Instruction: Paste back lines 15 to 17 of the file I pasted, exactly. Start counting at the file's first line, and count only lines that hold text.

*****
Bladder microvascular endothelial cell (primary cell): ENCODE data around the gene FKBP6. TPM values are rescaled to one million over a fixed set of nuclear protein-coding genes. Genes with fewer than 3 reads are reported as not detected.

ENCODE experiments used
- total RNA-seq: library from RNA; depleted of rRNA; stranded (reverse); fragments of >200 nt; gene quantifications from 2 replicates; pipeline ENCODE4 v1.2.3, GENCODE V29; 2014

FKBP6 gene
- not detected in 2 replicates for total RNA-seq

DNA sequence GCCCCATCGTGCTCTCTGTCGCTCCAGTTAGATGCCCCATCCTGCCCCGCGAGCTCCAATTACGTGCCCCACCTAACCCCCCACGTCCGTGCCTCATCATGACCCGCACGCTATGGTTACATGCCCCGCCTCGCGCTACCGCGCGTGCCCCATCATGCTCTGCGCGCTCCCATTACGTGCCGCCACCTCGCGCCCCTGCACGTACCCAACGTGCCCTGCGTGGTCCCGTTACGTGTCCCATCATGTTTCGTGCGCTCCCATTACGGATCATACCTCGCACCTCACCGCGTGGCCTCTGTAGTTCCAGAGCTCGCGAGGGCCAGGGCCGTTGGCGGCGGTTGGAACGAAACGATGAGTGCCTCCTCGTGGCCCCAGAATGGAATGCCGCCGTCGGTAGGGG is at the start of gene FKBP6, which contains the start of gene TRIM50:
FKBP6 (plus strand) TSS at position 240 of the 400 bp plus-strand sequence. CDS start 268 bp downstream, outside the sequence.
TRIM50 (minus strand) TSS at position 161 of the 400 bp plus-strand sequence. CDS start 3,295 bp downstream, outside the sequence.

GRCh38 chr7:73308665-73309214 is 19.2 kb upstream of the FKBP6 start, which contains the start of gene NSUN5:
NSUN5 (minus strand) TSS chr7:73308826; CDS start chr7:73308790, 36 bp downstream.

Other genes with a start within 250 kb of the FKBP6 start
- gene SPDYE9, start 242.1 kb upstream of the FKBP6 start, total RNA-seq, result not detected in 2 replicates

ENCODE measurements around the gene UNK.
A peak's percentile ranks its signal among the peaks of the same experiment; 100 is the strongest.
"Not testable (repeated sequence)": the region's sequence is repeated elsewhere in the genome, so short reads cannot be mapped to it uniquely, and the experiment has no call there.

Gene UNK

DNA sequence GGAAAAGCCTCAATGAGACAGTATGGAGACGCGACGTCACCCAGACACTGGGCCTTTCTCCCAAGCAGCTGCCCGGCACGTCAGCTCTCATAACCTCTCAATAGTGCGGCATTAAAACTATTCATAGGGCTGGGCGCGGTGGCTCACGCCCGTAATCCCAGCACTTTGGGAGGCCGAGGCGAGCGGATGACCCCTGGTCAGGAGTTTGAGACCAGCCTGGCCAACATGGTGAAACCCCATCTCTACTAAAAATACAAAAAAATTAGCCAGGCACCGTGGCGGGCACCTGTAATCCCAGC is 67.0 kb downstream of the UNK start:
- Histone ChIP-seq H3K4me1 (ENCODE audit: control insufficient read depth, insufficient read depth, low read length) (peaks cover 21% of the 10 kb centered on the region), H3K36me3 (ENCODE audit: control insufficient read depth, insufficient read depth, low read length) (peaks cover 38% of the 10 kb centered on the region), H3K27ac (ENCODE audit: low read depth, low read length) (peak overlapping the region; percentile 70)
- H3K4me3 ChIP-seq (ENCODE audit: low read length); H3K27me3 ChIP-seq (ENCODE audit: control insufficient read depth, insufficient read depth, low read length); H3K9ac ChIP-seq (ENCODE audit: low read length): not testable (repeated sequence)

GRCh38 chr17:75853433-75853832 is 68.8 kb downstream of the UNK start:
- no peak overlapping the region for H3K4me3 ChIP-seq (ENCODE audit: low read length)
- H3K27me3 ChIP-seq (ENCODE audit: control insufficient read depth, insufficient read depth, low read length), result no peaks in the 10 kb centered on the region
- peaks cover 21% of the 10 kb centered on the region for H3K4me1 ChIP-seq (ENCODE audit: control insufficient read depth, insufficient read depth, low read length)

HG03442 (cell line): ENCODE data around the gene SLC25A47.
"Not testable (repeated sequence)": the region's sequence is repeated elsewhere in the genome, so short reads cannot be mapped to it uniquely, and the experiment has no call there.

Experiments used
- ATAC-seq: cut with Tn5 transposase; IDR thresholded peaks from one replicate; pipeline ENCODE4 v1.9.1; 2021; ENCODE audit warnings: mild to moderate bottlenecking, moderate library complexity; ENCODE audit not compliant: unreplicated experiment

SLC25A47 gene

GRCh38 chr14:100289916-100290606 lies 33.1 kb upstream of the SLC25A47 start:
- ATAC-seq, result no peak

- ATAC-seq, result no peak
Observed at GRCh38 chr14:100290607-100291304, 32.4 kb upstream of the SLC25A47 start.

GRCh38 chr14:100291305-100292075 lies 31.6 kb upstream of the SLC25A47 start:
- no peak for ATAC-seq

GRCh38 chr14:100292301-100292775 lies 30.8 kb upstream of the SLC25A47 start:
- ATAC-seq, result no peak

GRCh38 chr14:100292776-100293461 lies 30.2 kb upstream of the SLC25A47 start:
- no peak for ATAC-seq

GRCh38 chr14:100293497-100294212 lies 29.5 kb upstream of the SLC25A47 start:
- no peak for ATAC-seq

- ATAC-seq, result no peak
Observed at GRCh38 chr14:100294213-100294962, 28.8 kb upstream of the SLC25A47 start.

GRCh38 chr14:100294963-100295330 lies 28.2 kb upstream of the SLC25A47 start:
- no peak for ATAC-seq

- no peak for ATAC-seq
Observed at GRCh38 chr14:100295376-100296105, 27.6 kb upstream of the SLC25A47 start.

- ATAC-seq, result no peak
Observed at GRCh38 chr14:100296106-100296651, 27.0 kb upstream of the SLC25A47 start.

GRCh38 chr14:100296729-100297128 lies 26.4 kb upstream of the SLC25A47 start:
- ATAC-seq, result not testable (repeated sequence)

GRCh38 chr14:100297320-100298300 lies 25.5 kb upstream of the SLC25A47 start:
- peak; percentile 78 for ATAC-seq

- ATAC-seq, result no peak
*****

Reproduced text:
"Not testable (repeated sequence)": the region's sequence is repeated elsewhere in the genome, so short reads cannot be mapped to it uniquely, and the experiment has no call there.

Gene UNK

DNA sequence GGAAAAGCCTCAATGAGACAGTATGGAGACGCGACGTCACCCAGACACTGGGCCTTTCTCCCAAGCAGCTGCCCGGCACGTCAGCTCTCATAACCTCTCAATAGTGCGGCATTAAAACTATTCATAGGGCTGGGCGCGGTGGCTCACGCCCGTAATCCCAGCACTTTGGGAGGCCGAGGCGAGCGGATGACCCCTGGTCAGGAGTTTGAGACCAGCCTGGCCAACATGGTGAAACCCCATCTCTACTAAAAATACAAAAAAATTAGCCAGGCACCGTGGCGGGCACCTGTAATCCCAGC is 67.0 kb downstream of the UNK start: